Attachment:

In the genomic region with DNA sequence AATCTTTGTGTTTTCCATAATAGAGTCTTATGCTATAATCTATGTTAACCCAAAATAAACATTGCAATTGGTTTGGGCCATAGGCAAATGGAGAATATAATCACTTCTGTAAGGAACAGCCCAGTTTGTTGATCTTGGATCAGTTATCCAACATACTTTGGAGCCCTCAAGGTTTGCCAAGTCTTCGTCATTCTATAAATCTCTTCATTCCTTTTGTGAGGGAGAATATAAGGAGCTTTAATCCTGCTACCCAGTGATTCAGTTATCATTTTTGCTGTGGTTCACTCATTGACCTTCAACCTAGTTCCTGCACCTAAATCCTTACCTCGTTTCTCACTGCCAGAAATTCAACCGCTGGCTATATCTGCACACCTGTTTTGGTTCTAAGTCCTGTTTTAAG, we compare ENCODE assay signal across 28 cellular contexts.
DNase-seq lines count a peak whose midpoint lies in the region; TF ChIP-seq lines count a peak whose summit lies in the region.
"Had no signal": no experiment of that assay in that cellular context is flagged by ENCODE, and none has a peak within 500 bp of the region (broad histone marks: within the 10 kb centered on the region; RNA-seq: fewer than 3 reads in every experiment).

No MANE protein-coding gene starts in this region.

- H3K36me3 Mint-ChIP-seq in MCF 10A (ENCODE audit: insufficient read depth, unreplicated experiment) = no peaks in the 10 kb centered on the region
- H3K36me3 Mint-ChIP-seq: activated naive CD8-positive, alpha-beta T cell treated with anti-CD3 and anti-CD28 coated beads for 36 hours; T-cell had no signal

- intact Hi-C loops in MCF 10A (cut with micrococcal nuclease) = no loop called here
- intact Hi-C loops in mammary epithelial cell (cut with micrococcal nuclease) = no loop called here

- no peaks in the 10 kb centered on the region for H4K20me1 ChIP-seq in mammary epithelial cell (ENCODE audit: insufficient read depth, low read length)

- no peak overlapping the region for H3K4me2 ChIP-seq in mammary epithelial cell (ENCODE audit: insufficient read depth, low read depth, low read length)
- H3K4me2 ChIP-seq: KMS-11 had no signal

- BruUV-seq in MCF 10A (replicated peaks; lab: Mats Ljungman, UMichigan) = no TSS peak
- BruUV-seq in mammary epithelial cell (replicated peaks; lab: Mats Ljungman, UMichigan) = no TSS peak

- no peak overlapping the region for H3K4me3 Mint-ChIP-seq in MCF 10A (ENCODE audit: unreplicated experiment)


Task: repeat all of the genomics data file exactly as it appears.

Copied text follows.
In the genomic region with DNA sequence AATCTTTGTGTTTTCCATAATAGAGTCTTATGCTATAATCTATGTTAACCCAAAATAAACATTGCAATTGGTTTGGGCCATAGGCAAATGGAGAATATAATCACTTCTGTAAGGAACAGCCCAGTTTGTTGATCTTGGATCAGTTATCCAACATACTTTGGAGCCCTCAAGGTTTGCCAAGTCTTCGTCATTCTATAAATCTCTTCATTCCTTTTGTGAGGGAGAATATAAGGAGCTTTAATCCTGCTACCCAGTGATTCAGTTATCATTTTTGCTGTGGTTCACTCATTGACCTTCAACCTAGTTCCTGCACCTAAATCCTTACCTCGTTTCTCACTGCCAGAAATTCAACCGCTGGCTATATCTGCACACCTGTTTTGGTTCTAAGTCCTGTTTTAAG, we compare ENCODE assay signal across 28 cellular contexts.
DNase-seq lines count a peak whose midpoint lies in the region; TF ChIP-seq lines count a peak whose summit lies in the region.
"Had no signal": no experiment of that assay in that cellular context is flagged by ENCODE, and none has a peak within 500 bp of the region (broad histone marks: within the 10 kb centered on the region; RNA-seq: fewer than 3 reads in every experiment).

No MANE protein-coding gene starts in this region.

- H3K36me3 Mint-ChIP-seq in MCF 10A (ENCODE audit: insufficient read depth, unreplicated experiment) = no peaks in the 10 kb centered on the region
- H3K36me3 Mint-ChIP-seq: activated naive CD8-positive, alpha-beta T cell treated with anti-CD3 and anti-CD28 coated beads for 36 hours; T-cell had no signal

- intact Hi-C loops in MCF 10A (cut with micrococcal nuclease) = no loop called here
- intact Hi-C loops in mammary epithelial cell (cut with micrococcal nuclease) = no loop called here

- no peaks in the 10 kb centered on the region for H4K20me1 ChIP-seq in mammary epithelial cell (ENCODE audit: insufficient read depth, low read length)

- no peak overlapping the region for H3K4me2 ChIP-seq in mammary epithelial cell (ENCODE audit: insufficient read depth, low read depth, low read length)
- H3K4me2 ChIP-seq: KMS-11 had no signal

- BruUV-seq in MCF 10A (replicated peaks; lab: Mats Ljungman, UMichigan) = no TSS peak
- BruUV-seq in mammary epithelial cell (replicated peaks; lab: Mats Ljungman, UMichigan) = no TSS peak

- no peak overlapping the region for H3K4me3 Mint-ChIP-seq in MCF 10A (ENCODE audit: unreplicated experiment)